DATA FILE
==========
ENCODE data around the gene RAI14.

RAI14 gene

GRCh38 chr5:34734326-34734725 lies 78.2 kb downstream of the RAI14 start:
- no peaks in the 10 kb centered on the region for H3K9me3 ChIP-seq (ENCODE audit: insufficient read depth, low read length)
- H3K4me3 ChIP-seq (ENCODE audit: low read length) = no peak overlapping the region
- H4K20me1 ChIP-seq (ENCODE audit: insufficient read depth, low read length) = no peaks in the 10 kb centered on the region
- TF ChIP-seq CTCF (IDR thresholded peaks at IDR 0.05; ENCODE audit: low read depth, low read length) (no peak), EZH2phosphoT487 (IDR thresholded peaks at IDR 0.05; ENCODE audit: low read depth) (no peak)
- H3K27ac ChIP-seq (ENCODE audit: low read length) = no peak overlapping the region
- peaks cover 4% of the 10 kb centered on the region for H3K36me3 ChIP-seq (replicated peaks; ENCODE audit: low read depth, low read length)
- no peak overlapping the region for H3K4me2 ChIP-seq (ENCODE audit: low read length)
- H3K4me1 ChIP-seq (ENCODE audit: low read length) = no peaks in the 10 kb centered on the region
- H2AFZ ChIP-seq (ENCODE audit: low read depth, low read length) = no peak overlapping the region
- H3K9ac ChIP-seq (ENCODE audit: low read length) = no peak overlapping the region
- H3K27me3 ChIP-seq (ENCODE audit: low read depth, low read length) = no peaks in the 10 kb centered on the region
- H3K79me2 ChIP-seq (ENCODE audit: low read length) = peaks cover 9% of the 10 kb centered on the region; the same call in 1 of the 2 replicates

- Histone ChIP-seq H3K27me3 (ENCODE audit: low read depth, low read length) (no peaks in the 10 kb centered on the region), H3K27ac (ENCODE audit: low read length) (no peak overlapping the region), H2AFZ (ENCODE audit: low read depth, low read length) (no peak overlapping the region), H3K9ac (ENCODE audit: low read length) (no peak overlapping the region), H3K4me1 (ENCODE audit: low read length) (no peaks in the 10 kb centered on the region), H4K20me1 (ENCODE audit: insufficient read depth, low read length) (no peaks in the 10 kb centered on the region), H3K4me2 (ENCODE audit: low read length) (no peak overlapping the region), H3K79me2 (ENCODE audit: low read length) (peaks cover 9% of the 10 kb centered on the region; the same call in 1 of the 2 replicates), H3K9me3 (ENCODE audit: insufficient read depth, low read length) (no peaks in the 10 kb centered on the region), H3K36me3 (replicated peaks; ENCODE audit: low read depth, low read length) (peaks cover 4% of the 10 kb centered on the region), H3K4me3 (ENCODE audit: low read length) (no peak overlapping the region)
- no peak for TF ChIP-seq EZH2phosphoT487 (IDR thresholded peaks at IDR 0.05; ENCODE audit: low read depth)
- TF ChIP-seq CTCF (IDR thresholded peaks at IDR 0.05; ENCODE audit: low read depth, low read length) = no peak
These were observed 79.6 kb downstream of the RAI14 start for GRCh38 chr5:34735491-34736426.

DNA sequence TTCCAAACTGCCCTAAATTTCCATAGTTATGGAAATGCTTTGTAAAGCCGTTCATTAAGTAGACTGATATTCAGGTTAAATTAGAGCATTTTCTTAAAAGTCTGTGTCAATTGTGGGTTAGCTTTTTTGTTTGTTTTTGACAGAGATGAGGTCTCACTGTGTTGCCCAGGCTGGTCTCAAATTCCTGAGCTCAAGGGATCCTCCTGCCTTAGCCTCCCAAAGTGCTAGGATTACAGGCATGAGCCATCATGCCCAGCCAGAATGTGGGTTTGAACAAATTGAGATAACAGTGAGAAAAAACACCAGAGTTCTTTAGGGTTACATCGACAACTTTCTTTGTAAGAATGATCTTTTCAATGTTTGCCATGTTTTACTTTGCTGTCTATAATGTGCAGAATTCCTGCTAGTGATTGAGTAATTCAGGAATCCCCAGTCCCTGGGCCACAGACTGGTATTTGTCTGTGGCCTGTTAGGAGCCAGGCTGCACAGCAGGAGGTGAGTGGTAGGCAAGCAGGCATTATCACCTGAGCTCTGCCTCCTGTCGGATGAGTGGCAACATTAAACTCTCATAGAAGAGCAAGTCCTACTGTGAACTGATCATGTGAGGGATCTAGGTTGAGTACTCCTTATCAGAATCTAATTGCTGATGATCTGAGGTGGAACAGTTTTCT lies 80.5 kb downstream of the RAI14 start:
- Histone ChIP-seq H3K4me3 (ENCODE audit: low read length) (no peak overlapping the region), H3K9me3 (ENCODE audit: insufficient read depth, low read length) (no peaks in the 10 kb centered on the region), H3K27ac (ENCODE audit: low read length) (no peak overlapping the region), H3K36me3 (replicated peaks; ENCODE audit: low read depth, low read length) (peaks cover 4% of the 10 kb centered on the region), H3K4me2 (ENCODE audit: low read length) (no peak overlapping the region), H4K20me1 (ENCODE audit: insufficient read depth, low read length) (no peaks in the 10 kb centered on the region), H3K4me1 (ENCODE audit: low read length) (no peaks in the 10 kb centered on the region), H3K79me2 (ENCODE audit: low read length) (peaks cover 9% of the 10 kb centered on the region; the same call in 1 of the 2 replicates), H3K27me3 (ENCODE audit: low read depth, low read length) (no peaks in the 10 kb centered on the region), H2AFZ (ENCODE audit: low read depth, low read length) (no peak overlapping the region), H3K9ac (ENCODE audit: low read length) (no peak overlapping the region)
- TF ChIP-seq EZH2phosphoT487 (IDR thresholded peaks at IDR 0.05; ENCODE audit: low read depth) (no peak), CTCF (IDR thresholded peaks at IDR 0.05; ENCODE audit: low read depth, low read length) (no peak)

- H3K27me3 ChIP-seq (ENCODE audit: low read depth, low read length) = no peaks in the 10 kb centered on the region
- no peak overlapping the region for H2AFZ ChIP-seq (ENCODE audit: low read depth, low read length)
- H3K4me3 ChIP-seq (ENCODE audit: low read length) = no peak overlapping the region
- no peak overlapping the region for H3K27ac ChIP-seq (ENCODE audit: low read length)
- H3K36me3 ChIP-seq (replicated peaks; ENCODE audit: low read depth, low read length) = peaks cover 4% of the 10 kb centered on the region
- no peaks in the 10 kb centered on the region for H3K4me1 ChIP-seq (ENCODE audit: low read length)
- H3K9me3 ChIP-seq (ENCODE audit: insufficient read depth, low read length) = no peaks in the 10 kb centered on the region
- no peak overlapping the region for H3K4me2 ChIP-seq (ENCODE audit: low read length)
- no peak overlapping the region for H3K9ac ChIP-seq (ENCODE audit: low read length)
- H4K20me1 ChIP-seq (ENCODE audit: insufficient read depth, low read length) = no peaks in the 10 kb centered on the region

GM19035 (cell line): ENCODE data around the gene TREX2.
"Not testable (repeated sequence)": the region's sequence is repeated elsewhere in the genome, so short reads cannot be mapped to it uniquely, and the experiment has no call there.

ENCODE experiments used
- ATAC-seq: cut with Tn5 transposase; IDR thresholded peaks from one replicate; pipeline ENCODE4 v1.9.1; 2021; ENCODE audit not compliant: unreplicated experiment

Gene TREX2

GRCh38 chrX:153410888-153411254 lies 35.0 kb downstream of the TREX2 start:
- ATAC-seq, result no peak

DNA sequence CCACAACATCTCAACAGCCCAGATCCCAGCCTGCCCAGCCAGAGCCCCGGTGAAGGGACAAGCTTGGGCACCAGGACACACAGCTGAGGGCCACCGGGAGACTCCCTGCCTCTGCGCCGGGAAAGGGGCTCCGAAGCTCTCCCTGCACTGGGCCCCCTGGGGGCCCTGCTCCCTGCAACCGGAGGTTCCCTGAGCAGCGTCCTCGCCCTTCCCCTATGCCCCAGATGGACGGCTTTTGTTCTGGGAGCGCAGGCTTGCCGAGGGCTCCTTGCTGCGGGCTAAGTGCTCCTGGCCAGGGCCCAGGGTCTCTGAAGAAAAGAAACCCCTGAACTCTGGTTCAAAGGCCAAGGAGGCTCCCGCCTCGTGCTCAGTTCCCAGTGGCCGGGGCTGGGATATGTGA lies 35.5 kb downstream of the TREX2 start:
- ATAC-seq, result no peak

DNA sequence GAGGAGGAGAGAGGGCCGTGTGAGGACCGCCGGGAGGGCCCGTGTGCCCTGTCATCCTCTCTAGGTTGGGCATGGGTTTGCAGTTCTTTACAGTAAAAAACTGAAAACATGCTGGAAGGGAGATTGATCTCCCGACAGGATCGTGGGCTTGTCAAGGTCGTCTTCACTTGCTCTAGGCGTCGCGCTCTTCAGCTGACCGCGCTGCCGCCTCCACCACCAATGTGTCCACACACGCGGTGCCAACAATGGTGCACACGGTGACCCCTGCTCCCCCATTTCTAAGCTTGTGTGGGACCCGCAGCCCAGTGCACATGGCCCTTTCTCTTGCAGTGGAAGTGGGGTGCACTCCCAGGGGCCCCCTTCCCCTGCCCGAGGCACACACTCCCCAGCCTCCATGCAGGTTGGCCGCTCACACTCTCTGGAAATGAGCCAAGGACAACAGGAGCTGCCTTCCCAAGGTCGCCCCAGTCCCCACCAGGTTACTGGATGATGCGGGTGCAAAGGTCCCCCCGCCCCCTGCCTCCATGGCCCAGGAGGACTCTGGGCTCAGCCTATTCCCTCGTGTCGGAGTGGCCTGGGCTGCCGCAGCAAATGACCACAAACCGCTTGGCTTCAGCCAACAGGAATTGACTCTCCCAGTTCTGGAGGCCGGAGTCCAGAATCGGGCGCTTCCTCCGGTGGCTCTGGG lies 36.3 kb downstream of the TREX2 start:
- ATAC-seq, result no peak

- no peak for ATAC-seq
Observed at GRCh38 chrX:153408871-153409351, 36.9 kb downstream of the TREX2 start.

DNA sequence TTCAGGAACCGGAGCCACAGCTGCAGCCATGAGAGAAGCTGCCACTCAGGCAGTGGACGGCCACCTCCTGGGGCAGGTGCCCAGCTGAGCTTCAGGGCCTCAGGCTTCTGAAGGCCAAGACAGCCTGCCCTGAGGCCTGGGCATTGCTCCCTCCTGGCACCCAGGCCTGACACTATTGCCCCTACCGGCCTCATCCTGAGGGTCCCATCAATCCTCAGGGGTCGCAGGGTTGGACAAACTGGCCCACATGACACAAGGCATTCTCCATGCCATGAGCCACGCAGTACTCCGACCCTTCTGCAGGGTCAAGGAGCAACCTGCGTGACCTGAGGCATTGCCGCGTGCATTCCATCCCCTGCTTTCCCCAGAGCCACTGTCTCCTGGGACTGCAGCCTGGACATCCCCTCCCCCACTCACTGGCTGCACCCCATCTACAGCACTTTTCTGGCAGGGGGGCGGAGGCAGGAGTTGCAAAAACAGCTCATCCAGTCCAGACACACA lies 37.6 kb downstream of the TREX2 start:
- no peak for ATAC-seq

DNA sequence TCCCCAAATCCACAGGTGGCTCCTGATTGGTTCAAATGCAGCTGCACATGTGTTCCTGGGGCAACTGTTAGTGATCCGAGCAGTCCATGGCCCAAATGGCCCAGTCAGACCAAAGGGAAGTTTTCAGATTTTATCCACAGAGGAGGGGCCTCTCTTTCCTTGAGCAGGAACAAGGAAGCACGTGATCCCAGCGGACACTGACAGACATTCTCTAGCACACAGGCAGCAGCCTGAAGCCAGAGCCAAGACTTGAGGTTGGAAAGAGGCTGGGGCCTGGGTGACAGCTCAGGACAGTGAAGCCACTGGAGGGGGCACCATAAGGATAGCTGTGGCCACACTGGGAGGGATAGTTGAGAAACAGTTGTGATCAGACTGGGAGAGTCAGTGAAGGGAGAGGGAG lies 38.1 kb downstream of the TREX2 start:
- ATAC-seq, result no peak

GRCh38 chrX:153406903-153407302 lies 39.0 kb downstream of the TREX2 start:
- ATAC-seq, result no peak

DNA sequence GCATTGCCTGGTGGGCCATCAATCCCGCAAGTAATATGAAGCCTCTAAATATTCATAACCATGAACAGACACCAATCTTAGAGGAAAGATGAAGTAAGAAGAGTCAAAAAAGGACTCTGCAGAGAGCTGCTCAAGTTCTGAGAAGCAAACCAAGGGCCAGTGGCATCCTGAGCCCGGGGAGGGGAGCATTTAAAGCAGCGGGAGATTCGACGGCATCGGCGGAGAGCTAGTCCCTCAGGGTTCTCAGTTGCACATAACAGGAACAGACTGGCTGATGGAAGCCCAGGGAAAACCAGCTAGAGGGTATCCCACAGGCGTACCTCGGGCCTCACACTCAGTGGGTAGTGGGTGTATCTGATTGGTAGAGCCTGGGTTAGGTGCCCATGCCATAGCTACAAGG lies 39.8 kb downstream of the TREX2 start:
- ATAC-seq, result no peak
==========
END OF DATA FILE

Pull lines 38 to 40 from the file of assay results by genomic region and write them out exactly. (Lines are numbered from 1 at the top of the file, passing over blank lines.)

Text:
GRCh38 chrX:153410888-153411254 lies 35.0 kb downstream of the TREX2 start:
- ATAC-seq, result no peak

DNA sequence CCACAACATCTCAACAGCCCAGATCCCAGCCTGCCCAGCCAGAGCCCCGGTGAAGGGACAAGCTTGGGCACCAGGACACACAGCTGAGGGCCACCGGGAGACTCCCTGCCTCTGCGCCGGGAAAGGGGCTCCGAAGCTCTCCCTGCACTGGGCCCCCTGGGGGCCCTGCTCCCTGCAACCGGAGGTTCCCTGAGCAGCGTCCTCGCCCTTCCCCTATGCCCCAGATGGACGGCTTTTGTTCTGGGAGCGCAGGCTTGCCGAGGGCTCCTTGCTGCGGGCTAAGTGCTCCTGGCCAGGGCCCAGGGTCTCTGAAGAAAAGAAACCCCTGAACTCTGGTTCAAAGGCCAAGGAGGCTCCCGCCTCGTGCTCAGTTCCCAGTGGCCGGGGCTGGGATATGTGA lies 35.5 kb downstream of the TREX2 start: